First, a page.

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Individual and organizational determinants of alcohol screening and brief intervention implementation in emergency departments (sips-ed)

Deluca, P., Coulton, Simon, Perryman, K., Bland, M., Cassidy, P., Crawford, M., Gilvarry, E., Godfrey, C., Heather, N., Kaner, E., and others. (2012) Individual and organizational determinants of alcohol screening and brief intervention implementation in emergency departments (sips-ed). In: Alcoholism-Clinical And Experimental Research. 36 (S1). 162A-162A. (The full text of this publication is not currently available from this repository. You may be able to access a copy if URLs are provided)

The full text of this publication is not currently available from this repository. You may be able to access a copy if URLs are provided. (Contact us about this Publication)
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Abstract

Objectives: This study explored individual and organisational barriers to and facilitators of effective implementation of alcohol screening and brief intervention in 9 Emergency Departments (EDs). This study was part of a large UK research programme on Screening and Intervention Programme for Sensible Drinking (SIPS). Methods: Nine EDs were recruited in three regions of England and 282 ED staff (mean 31.3 per ED; range 8–82) were trained in the study and intervention procedures. ED staff were required to deliver one of three screening tools and one of three brief interventions. All staff received appropriate training and support. Staff attitudes were measured before (T1) and straight after training (T2) as well as post implementation (T3) using the Short Alcohol and Alcohol Problems Perception Questionnaire (SAAPPQ). Additional questions on organisational factors affecting the implementation of SBI were asked at T2 and T3. Data were also collected to measure the performance of screening and delivery of intervention in each setting. Results: While staff were keen to be trained and while their attitudes and motivations significantly improved after training (p <.o1), there were several barriers to implementation which limited SBI activity across most settings, including workload pressures, lack of time, perceived lack of importance of alcohol in ED, high staff turnover, other competing priorities and feeling forced to take on extra work. Only 3 of 9 EDs were able to implement the protocol without additional input from the research team beyond training and regular support. In the remaining EDs it was necessary to deploy researchers and Alcohol Health Workers to complete screening and intervention. Successful sites were noted to have a keen ‘clinical champion’ who prioritised the screening and brief intervention activity, voluntary participation of ED staff, supportive managers, and a small number of core staff who were keen to participate and able to be engaged by the research team. Training large numbers of staff yielded less screening and intervention activity. Conclusions: Implementation of SBI in ED will be difficult in clinical practice due to the exigencies of ED care, and is likely in most cases to require delivery by dedicated outside specialist alcohol staff. Successful implementation also depends on local clinical and managerial champions and having a small number of dedicated staff who have responsibility for delivery of SBI.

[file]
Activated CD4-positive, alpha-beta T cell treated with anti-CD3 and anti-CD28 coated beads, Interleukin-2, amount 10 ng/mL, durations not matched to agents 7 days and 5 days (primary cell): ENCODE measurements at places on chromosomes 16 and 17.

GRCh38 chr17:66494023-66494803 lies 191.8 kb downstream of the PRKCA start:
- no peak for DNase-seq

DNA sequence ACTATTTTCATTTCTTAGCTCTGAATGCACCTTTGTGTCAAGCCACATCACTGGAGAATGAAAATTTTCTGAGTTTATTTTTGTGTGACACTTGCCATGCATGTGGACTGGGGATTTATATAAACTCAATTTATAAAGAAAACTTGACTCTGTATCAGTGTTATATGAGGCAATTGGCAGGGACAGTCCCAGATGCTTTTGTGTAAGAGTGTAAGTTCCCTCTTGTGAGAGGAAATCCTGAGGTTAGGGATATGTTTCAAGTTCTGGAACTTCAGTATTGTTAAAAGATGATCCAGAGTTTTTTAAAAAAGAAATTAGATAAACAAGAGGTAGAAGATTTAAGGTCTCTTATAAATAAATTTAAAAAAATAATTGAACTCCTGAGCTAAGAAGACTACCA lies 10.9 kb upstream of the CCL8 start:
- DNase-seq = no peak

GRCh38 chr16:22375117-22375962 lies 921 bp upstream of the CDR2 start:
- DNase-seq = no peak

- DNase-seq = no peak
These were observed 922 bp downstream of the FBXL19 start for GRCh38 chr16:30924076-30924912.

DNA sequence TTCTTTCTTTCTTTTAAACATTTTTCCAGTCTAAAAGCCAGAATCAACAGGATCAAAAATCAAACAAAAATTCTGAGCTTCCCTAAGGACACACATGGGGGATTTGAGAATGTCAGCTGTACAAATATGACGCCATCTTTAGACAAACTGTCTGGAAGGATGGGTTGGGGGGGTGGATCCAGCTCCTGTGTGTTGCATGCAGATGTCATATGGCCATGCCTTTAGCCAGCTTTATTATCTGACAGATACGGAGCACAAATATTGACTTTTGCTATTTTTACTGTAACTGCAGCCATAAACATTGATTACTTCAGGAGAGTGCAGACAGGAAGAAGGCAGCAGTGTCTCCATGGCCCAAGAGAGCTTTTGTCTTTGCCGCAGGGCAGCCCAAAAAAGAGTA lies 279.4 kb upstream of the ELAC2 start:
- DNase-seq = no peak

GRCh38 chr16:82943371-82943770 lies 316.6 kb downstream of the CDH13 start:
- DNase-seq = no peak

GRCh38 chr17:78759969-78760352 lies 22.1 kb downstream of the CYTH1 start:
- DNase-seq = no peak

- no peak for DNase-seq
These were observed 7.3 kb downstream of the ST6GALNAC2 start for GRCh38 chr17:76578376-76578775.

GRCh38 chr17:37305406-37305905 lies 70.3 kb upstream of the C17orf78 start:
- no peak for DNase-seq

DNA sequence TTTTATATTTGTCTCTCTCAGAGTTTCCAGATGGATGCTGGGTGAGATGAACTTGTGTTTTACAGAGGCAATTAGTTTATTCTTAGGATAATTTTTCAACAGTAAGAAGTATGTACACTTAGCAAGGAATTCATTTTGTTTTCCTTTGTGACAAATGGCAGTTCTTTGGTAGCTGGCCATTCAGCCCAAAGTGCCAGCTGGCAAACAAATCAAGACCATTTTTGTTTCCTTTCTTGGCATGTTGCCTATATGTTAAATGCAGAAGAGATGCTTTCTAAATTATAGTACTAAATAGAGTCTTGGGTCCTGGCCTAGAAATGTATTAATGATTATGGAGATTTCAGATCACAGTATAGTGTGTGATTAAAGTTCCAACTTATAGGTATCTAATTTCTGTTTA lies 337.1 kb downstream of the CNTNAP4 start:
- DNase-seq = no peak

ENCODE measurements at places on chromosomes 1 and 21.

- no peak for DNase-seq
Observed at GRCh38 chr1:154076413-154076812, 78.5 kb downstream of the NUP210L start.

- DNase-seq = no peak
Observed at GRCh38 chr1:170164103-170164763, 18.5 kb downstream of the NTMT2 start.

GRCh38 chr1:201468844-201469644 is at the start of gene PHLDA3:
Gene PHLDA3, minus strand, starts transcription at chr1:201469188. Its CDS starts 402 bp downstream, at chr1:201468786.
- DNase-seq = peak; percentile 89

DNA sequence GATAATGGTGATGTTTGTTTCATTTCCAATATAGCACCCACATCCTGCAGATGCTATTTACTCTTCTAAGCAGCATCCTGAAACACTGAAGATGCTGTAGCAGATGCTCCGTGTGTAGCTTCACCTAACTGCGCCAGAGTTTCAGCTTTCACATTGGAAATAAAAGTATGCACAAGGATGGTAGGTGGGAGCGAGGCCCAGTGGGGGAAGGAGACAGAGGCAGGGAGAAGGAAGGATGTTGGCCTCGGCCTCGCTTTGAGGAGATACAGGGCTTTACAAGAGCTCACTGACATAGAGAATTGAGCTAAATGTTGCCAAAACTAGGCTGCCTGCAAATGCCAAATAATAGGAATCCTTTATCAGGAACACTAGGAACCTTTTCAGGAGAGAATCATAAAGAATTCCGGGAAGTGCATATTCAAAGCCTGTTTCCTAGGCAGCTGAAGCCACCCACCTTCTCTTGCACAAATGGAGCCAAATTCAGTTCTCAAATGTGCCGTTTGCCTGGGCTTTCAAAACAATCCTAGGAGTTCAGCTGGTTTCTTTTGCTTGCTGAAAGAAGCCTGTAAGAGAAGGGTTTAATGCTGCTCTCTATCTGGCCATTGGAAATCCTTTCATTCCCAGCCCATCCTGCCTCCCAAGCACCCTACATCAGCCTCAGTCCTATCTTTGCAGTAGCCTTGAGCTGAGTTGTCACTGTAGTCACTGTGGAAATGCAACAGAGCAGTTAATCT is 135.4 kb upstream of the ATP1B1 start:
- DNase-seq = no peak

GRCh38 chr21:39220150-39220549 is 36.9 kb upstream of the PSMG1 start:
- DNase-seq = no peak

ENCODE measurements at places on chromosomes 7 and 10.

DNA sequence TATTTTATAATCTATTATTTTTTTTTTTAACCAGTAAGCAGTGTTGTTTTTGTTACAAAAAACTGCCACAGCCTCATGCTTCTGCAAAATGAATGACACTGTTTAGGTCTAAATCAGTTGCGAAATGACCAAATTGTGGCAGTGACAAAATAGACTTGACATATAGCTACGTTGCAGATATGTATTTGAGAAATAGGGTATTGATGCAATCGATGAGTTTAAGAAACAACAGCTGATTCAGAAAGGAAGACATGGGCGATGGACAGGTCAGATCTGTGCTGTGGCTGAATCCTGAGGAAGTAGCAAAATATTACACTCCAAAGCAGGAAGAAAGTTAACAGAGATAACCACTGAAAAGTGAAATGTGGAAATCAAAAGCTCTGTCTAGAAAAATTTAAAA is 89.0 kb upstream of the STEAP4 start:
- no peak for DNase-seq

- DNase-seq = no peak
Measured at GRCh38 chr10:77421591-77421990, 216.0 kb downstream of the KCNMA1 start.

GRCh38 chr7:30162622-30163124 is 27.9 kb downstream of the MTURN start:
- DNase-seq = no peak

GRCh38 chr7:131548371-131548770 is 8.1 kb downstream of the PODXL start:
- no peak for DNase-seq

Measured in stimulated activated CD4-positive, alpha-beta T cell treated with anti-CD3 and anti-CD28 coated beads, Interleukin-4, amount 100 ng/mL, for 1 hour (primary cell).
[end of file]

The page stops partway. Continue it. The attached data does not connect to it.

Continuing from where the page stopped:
Item Type: Conference or workshop item (Poster)
Subjects: H Social Sciences > HV Social pathology. Social and public welfare > HV5001 Alcohol use and miuse
R Medicine > RA Public aspects of medicine > RA0421 Public health. Hygiene. Preventive Medicine
Divisions: Faculties > Social Sciences > School of Social Policy Sociology and Social Research > Centre for Health Services Studies
Depositing User: Tony Rees
Date Deposited: 21 Aug 2014 15:24 UTC
Last Modified: 29 May 2019 12:59 UTC
Resource URI: https://kar.kent.ac.uk/id/eprint/42590 (The current URI for this page, for reference purposes)
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